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Experts Warns Against High Risk Of Eye Diseases In Children Due To Smartphones

Scientists warn that overexposure to children may damage their eyes, increasing the incidence of eye conditions, such as squint.

According to researchers in South Korea, children who regularly use smartphones are at a higher risk of developing temporary, or progressive strabismus.

The conclusion was made after experts from Chonnam National University Hospital (Seoul, South Korea) conducted research on children aged 7 to 16, using mobile phones 4 - 8 hours / day. Children also keep their phones 20 to 30cm away from their faces, implying that proximity can also be a cause of eye defects.

Yonhap News Agency quoted the researchers as saying that doctors in Korea have rarely had to diagnose patients with transient strabismus (two eyes focusing inward), but there are a number of cases. This disease is on the rise.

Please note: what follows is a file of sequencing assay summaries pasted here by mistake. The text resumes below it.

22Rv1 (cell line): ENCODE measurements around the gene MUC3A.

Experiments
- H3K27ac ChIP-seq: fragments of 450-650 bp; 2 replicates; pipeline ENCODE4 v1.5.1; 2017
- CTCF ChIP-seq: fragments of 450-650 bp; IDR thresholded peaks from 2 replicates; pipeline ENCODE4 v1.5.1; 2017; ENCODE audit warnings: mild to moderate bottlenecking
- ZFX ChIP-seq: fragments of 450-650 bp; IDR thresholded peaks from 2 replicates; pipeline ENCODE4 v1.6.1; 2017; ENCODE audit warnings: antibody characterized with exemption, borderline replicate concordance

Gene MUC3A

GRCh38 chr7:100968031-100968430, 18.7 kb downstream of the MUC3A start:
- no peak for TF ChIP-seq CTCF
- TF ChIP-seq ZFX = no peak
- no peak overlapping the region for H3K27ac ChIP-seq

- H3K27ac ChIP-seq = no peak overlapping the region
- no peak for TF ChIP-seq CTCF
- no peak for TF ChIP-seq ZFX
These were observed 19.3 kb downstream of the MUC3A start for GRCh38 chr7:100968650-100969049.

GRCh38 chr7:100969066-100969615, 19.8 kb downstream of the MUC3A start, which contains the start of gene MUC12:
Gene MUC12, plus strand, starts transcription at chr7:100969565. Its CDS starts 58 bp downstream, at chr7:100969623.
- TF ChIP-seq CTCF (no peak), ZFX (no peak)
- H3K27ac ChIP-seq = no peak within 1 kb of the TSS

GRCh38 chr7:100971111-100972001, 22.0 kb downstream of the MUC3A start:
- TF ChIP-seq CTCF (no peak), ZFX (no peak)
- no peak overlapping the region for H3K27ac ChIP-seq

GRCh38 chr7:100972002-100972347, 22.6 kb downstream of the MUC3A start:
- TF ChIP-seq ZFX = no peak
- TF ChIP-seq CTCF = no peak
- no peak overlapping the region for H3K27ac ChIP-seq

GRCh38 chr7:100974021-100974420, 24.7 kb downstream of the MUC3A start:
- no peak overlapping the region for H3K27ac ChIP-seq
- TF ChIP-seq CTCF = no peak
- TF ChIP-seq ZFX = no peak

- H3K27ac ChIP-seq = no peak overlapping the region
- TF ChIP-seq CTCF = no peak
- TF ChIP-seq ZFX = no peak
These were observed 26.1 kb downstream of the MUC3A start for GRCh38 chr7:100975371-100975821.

According to the team, they were able to reverse these temporary squint symptoms in 9/12 children by forcing them to stop using smartphones for 2 months. They also recommend that users limit their time to staring at the phone screen to 30 minutes at a time.

In 2014, a research team at Baylor University (Texas, USA) once discovered that many teenagers spend up to 10 hours a day using mobile phones. Some of them even feel stressed if the phone is not in sight.

The study revealed that female students spend an average of 10 hours a day on texting, emailing and accessing social networks, while male students spend almost 8 hours a day on similar things.

James Roberts, who led the study, emphasized that the use of mobile phones is becoming more and more an existential risk.

An online survey of 164 students about the time spent using various features or apps on personal mobile phones showed that 60% of the children admitted they could "be addicted" to the phone. . Overall, these students spend most of their time texting, averaging 94.6 minutes a day. The daily time spent on email was 48.5 minutes, checking Facebook for 38.6 minutes, while surfing the web for 34.4 minutes and listening to music for 26.9 minutes.

Experts agree that to avoid overcrowding and developing conditions such as nearsightedness, squinting, etc., children should limit contact and use smartphones as much as possible. Eyes should only stare at the phone screen no more than 30 minutes at a time.

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